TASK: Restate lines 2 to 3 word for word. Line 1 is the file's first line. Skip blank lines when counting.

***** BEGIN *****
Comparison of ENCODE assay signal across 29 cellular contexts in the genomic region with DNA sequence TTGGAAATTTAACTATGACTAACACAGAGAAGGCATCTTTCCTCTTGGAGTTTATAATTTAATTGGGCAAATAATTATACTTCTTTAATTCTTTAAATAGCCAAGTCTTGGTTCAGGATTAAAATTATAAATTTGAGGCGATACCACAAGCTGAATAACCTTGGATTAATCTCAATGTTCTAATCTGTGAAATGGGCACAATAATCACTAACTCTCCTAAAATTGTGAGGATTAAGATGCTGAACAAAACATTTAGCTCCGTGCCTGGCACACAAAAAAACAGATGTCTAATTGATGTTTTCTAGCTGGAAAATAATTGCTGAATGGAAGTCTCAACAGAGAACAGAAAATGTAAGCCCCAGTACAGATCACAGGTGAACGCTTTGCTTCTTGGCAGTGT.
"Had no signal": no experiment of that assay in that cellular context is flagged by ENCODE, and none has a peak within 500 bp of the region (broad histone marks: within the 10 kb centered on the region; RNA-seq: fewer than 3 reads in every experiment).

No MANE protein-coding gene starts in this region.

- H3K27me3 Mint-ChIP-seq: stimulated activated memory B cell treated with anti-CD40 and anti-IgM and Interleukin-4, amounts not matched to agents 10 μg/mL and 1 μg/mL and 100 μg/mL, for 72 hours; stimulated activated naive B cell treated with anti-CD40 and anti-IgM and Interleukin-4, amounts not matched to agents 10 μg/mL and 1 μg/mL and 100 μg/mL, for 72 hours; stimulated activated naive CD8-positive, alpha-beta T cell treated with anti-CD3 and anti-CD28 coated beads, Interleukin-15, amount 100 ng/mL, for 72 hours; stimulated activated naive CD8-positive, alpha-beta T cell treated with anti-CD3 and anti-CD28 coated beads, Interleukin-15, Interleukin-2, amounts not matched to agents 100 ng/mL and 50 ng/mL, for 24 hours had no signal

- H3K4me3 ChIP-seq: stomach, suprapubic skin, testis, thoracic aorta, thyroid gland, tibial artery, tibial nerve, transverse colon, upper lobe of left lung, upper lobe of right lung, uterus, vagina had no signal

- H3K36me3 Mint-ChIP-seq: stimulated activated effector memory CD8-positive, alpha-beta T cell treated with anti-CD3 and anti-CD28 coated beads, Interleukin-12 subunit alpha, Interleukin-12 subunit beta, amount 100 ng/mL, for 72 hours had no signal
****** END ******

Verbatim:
"Had no signal": no experiment of that assay in that cellular context is flagged by ENCODE, and none has a peak within 500 bp of the region (broad histone marks: within the 10 kb centered on the region; RNA-seq: fewer than 3 reads in every experiment).

No MANE protein-coding gene starts in this region.